In 1908, President Theodore Roosevelt sued Joseph Pulitzer’s The World newspaper for its coverage of the Panama Canal project.
In 1961, at a speech before the Newspaper Publishers Association, President John Kennedy cited the need to protect national security when he asked news editors to show restraint in their publishing. Some characterized his speech as a call for censorship and in later years, his aides acknowledged that the President regarded newspapers as his natural enemies.
In 1974, allies of President Richard Nixon targeted the license renewals by the FCC of two television stations that were owned by the Washington Post, the newspaper investigating his involvement in Watergate.
In short, there is nothing novel about friction between the government and the press. It has a long and ignoble history. But what we are facing now is new. It is a relentless criticism with bigger design and higher stakes. What is happening now is what journalism Professor Jay Rosen has called “not just attacking the press but the conditions that make it possible for news reports to serve as any kind of check on power.”
That’s not a state of affairs we should accept.
On October 11 last year I came into the office and settled in for the day ahead. I set my coffee down and did the usual—sorted through documents on my desk, sent out a batch of emails, and scrolled through a few things online. Then, just before 10 in the morning something caught my eye. It was a little shocking, so I did a double take and re-read it a few times. But there it was. The President had tweeted a threat to challenge the broadcast license of NBC, citing fake news.
We all have lines. This crossed mine. It took just a few minutes and fewer than 140 characters for me to reply on Twitter and stand up for the First Amendment. Because no, the President cannot revoke the license of NBC. It’s fundamentally at odds with our constitutional tradition. It’s also wrong on basic license process. So to explain, I did what any communications wonk would do, I made sure my tweet linked to the 33-page single spaced primer on FCC broadcasting rules.
This was my media advisor’s first week on the job. Here we were correcting the Executive Branch and protecting the First Amendment and broadcasters all before our morning coffee. That’s because there it was—not just attacking the press, but attacking the conditions that make it possible for news reports to serve as a check on power. Credit to the National Association of Broadcasters, whose President responded swiftly by saying: “The founders of our nation set as a cornerstone of our democracy the First Amendment, forever enshrining and protecting freedom of the press. It is contrary to this fundamental right for any government officials to threaten the revocation of an FCC license simply because of disagreement with the reporting of a journalist.” Exactly. Still, it took too long for too many of my colleagues to respond to this assault on the First Amendment. On these matters, history won’t be kind to silence.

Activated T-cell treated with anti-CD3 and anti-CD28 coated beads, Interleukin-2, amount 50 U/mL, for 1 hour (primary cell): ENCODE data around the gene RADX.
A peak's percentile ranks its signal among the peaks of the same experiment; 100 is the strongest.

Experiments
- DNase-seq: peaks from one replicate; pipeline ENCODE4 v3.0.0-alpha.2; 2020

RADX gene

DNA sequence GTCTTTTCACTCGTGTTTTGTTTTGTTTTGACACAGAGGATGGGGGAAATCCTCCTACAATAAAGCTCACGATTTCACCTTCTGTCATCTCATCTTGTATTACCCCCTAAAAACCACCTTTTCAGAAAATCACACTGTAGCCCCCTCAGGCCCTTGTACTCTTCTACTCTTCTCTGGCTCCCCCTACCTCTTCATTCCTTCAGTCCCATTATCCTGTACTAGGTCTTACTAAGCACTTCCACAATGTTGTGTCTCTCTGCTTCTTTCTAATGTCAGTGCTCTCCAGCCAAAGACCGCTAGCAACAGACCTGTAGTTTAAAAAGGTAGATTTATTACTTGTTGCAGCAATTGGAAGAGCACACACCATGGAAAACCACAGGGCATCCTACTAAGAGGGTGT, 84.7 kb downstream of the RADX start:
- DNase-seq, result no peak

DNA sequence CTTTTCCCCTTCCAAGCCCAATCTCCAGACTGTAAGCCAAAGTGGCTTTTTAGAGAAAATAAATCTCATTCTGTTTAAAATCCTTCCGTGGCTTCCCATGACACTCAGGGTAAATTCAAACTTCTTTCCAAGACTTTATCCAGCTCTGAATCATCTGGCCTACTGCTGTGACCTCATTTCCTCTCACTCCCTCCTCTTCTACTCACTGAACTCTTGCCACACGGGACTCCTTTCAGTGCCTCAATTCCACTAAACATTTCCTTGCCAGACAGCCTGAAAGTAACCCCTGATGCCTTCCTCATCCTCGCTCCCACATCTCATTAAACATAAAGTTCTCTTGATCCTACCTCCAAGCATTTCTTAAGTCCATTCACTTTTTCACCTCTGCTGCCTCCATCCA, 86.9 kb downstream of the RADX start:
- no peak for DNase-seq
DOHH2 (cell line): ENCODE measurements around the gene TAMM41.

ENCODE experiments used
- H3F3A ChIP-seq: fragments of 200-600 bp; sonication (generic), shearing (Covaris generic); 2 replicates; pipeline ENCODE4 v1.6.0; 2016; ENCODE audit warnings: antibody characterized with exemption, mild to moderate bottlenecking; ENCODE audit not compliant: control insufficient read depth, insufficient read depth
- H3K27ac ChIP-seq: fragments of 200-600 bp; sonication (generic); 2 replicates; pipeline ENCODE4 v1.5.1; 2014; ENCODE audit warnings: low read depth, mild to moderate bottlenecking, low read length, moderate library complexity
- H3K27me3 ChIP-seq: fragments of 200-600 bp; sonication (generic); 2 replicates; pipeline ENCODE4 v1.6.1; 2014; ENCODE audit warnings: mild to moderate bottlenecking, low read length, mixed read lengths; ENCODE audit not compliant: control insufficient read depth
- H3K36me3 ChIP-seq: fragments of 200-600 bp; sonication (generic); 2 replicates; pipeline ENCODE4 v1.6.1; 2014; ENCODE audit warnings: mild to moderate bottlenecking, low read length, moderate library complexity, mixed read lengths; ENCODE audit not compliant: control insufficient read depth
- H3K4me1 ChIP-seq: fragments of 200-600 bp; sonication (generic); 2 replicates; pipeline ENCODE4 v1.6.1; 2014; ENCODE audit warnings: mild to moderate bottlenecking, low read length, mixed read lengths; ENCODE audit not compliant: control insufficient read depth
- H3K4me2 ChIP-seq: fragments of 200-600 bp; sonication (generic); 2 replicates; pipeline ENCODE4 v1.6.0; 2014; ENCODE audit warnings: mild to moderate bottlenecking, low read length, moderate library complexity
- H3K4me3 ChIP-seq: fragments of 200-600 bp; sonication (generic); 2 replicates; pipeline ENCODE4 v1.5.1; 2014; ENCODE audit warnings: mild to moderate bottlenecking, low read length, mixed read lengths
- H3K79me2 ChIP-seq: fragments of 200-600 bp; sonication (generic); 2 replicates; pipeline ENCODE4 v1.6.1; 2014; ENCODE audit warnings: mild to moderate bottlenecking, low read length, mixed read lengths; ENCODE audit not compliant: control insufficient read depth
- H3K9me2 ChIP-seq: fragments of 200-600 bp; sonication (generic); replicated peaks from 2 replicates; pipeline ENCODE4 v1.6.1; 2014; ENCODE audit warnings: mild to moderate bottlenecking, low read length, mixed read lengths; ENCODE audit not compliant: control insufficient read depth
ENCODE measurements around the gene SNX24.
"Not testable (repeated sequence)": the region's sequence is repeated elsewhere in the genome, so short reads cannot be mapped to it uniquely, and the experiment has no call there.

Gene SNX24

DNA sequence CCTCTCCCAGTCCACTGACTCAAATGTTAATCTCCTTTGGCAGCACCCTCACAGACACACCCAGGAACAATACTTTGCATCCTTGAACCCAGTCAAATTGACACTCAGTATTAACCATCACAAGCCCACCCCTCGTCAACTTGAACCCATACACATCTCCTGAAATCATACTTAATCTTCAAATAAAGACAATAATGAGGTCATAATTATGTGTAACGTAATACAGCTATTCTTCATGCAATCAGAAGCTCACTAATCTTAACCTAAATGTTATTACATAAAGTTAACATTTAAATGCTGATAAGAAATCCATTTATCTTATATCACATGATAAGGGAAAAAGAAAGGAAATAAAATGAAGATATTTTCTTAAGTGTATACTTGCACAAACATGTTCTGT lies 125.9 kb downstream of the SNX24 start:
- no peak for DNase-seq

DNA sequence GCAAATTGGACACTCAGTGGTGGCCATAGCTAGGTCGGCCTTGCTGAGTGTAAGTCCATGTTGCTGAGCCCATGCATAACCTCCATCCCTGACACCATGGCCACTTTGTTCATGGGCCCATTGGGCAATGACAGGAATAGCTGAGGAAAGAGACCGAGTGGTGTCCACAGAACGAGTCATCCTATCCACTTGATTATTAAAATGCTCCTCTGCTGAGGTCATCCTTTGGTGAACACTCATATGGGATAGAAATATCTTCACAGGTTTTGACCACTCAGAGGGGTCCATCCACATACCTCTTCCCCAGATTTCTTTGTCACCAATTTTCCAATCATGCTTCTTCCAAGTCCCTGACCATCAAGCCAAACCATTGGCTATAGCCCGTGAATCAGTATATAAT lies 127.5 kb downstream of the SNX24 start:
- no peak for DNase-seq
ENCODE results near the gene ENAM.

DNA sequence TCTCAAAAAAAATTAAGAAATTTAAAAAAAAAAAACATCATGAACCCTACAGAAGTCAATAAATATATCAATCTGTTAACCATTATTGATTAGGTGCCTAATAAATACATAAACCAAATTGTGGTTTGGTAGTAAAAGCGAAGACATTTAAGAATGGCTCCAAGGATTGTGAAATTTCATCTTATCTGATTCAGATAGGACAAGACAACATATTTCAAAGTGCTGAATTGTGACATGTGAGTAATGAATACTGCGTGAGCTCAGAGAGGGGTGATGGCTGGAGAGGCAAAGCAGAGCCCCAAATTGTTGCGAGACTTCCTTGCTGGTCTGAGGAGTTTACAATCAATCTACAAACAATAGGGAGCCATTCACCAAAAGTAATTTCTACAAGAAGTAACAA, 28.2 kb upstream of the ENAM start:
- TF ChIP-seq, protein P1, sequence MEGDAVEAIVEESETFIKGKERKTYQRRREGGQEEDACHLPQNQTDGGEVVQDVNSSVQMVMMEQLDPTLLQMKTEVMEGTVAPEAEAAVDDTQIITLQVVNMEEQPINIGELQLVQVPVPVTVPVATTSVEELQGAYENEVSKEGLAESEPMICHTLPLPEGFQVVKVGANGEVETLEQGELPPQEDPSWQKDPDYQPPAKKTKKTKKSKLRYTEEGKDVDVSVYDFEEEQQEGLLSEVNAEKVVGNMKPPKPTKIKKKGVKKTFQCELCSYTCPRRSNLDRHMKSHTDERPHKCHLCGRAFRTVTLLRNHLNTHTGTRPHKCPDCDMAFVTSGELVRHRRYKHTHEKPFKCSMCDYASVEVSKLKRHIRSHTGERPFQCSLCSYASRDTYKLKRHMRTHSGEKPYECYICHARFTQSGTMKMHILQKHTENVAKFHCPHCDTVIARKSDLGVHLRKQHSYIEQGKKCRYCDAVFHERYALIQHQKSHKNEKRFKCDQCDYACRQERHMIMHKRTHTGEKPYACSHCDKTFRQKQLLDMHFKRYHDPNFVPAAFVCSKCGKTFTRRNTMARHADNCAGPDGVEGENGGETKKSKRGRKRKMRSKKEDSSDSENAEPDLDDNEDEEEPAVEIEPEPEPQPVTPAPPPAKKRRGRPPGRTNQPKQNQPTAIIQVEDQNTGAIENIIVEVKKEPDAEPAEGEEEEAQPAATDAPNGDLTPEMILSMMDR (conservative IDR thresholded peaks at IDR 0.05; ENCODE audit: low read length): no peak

I wish this was an isolated incident in which the specter of fake news intersected with the work of the FCC. I wish it was the only time when I saw an attack on the conditions that make it possible for news reports to serve as a check on power. But it’s not. More recently, the FCC has been changing its media policy rules from front to back—bringing back the scientifically obsolete UHF discount, changing how many of the most-watched stations a single broadcaster can own in a market, and ending the rule that requires the ability to broadcast from the city where a station is licensed. Some of these policies are in need up updating—and there’s an honest conversation to be had about that. But collectively, they have the distinction of clearing the way for a transaction right now pending before the FCC. It’s a merger that could result in a single broadcast company—Sinclair—having the unprecedented ability to reach 72 percent of our nation’s households. This is a company that is not only getting special treatment from the FCC—it’s getting a special call-out from the Executive Branch. This is important for all the reasons I’ve discussed today. So stay tuned.
I started my remarks by talking about sitting down for dinner at a table. But sitting down is a fitting metaphor—for what we cannot afford to do. We need to stand up, speak out, and call out when government is being used as a tool to attack the conditions that make it possible for news to serve as a check on power. We cannot allow the cry of fake news to extinguish our inquiry into hard subjects, diminish our willingness to seek truth, or temper our support for the First Amendment. These, after all, are American values—the ones I want to pass on to my children—and see thrive for generations to come. Thank you.